Orthography[edit] Diagraphs[edit] Grapheme Pronunciation Example Notes ch [tʃ] chut lh [ʎ] hilh pronounced [l] before s: hilhs [ils] ll [l] collaborar nh [ɲ] nhèu n·h, with interpunct, is pronounced [n(h)]: en·hornar rr [r] terrassa sh ish [ʃ] shada caisha * following a vowel, sh must be written ish * s·h, with interpunct, is pronounced [s(h)]: des·hèir tj tg [dʒ] hotjar hormatge * before a, o, u * before e, i th [t] [tʃ] vedèth, eth còth, poth the [tʃ] pronunciation only occurs in Bausen and Canejan tl [lː] catla ts [ts] dits word-final ts is only used for plurals of words ending in -t, otherwise it becomes written tz tz [dz] [ts] dotze prètz * between vowels * word-final Vowels[edit] Vowel Pronunciation Notes a, à stressed [a] unstressed [ɑ ~ ɔ] phrase-final e, é [e] è [ɛ] i, í [i] o, ó [u] ò [ɔ] sometimes pronounced [o] u, ú [y]

Loanwords[edit] Since the Val d'Aran is located within Spanish and Catalan territory, Aranese is subject to certain influences from Castilian Spanish and Catalan. As such, Aranese has adopted several neologisms from them: actuar (vs. agir) empresa (vs. entrepresa) increment (vs. aumentacion) laborau (vs. professionau) matrícula (vs. inscripcion) oficina (vs. burèu, which is a Gallicism) Spanish and Catalan have also created deformations of words such as abans > abantes or dempús > despuès. Some Hispanicisms are directly adopted into Aranese: hasta.

Regulation[edit] Aranese is regulated under classic unifying standards of Occitan, defined initially by Loís Alibèrt. These standards of the Conselh de la Lenga Occitana (Occitan Language Council) have officially been recognized by the Conselh Generau d'Aran (General Council of Aran) since 1999. In practice, several details standards diverge due to the popular or preferred usage of Aranese, in relation to other Gascon varieties. For instance: the form of the feminine plural -AS in general Gascon is replaced with -ES in Aranese. Ex: hemnes araneses (Aranese women) in place of general Gascon hemnas aranesas the use of U in place of V. Ex: auer instead of aver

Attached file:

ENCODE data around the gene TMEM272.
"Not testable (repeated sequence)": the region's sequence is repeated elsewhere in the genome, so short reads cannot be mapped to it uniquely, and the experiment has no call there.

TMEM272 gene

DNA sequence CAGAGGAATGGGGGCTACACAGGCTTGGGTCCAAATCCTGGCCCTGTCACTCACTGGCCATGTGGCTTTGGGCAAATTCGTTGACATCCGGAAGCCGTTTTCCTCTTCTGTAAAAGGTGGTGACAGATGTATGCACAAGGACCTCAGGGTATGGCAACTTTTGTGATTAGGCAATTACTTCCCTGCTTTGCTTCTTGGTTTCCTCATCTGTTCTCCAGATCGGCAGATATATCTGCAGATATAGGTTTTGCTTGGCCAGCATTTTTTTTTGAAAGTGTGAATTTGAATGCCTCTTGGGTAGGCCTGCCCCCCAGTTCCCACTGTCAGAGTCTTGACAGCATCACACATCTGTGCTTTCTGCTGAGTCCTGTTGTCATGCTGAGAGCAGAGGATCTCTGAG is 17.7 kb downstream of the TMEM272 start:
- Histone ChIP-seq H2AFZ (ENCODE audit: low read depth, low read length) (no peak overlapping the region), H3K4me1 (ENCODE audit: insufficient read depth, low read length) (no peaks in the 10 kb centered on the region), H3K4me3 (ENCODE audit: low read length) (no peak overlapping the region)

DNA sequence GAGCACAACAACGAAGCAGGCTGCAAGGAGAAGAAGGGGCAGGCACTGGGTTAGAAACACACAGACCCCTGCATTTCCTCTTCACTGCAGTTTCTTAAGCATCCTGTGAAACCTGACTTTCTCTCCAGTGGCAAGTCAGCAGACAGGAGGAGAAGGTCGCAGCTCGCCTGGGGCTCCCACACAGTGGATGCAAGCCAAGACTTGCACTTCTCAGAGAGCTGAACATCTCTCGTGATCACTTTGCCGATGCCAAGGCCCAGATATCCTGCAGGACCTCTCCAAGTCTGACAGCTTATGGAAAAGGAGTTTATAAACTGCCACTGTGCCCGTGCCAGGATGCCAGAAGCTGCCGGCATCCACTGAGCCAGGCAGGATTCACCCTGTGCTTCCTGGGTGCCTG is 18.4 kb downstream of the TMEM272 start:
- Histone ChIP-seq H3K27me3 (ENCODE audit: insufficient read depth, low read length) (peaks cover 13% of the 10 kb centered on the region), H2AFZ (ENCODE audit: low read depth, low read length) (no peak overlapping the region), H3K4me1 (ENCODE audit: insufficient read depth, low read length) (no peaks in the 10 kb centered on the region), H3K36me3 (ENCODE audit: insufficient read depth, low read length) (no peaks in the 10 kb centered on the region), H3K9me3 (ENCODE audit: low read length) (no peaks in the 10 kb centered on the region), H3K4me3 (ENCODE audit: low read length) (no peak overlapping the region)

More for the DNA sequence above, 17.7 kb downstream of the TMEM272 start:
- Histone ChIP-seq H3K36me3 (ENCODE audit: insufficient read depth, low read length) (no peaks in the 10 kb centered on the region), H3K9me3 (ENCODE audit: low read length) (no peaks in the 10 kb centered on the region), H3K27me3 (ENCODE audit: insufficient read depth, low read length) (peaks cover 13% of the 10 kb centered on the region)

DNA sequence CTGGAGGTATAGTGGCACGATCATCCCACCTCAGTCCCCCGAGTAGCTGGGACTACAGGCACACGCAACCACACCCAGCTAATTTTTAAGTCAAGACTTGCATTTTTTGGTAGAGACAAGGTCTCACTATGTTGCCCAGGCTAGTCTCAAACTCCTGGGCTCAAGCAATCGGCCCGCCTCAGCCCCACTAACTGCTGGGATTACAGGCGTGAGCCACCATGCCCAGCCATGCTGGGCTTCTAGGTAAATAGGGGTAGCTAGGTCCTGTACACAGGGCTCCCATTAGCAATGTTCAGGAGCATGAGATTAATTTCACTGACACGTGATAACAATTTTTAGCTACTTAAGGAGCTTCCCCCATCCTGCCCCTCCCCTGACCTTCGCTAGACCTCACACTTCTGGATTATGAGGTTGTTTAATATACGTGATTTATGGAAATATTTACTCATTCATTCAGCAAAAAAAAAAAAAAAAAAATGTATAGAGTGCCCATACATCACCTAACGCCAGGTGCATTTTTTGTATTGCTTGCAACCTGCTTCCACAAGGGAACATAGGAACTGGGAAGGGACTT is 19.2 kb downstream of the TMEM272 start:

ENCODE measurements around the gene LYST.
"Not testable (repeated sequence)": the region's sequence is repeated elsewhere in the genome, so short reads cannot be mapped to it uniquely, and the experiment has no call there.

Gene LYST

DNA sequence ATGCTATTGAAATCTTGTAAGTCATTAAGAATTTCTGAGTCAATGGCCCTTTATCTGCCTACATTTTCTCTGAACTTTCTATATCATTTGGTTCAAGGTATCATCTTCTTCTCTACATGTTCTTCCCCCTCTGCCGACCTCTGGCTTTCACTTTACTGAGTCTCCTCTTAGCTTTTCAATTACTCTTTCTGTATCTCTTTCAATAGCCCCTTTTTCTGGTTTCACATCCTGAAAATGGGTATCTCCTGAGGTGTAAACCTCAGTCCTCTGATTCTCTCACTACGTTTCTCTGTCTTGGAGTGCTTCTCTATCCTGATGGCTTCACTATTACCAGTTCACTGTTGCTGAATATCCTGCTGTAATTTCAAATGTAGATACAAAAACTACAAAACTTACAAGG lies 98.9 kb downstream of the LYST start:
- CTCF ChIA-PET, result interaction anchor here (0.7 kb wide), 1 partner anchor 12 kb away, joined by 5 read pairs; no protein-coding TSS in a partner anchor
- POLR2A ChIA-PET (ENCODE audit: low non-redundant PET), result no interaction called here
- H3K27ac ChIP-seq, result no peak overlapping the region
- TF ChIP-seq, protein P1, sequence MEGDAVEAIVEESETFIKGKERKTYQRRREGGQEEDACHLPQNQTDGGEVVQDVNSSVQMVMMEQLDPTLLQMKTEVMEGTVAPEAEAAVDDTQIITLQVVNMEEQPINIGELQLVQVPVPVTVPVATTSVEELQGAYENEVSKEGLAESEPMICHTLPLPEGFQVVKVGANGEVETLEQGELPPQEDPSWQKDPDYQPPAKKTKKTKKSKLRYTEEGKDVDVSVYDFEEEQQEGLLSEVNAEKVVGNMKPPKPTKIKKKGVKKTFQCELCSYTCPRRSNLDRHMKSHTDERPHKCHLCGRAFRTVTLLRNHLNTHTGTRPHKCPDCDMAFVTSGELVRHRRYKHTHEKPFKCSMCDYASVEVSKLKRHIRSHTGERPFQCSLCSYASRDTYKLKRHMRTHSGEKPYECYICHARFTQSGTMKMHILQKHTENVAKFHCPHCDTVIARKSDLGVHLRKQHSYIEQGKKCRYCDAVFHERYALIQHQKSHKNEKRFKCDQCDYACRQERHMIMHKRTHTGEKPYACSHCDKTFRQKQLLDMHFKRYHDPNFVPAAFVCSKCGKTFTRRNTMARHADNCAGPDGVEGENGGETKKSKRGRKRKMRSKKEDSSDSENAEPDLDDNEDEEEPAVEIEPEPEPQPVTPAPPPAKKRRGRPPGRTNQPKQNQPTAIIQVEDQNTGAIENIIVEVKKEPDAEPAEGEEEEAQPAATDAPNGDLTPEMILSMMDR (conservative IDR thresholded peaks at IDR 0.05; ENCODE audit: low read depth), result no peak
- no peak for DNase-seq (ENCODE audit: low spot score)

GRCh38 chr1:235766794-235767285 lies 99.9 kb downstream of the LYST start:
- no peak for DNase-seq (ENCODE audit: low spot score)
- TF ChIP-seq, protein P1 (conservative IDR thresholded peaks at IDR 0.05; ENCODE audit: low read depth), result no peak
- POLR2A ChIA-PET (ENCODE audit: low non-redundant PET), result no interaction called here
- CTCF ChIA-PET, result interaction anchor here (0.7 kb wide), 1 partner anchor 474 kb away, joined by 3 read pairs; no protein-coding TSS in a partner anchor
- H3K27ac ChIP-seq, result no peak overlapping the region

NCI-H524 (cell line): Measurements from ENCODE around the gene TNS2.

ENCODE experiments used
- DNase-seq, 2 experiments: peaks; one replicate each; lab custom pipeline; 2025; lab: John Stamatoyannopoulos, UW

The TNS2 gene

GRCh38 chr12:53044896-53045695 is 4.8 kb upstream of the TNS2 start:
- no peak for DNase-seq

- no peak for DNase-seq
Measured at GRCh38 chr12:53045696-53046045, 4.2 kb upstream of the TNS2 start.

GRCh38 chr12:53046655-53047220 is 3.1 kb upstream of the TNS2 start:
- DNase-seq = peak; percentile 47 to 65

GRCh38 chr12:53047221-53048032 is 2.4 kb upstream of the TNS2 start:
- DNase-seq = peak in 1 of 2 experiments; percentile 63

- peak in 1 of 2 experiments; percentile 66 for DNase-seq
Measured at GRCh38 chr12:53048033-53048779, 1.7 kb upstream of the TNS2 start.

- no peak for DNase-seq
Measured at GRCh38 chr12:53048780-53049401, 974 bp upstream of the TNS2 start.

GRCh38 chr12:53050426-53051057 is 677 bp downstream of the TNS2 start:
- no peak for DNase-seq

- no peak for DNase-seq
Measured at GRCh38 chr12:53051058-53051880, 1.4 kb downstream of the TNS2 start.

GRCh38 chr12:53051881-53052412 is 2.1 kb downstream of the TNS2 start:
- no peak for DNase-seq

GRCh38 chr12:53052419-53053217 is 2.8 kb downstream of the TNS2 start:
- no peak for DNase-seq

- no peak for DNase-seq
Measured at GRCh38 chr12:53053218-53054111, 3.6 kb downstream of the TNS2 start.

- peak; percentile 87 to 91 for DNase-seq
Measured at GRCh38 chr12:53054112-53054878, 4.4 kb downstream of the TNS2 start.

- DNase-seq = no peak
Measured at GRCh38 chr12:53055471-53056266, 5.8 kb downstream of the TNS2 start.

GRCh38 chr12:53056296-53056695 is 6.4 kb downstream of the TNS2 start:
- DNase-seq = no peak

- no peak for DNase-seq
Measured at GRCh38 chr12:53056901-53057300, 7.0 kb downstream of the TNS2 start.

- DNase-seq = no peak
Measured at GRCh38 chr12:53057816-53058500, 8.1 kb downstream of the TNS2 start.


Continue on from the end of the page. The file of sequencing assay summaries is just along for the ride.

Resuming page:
Written publications[edit] Grammar[edit] A reference on usage and conjugation of Aranese verbs entitled Es Vèrbs conjugadi : morfologia verbau aranesa was written by Verònica Barés Moga and published in 2003. A descriptive and normative reference grammar book, written in Aranese by Aitor Carrera, was published in March 2007. It includes a detailed breakdown of phonological and grammatical differences between varieties of Aranese in different villages in the valley. Dictionaries[edit] A dictionary of Aranese was written by the Catalan linguist Joan Coromines as his doctoral thesis. A simple four-language Spanish–Aranese–Catalan–French dictionary exists, written by Frederic Vergés Bartau (see Bibliography). An Aranese-English and English–Aranese dictionary was published in 2006. It was written by Ryan Furness, a young man from Minnesota, after he became curious about the language when he traveled to Val d'Aran.[8][9] A detailed one-volume Catalan–Occitan and Occitan–Catalan dictionary was published under the auspices of the governments of Catalonia (Generalitat de Catalunya) and Val d'Aran (Conselh Generau d'Aran). Although it calls the language "Occitan", it uses Aranese spelling and its preface says that special attention is given to the Aranese variety. Periodicals and commercial publications[edit] A local monthly magazine Toti and local newspapers are published partly in the language.

See also[edit] Occitan language Languages of Spain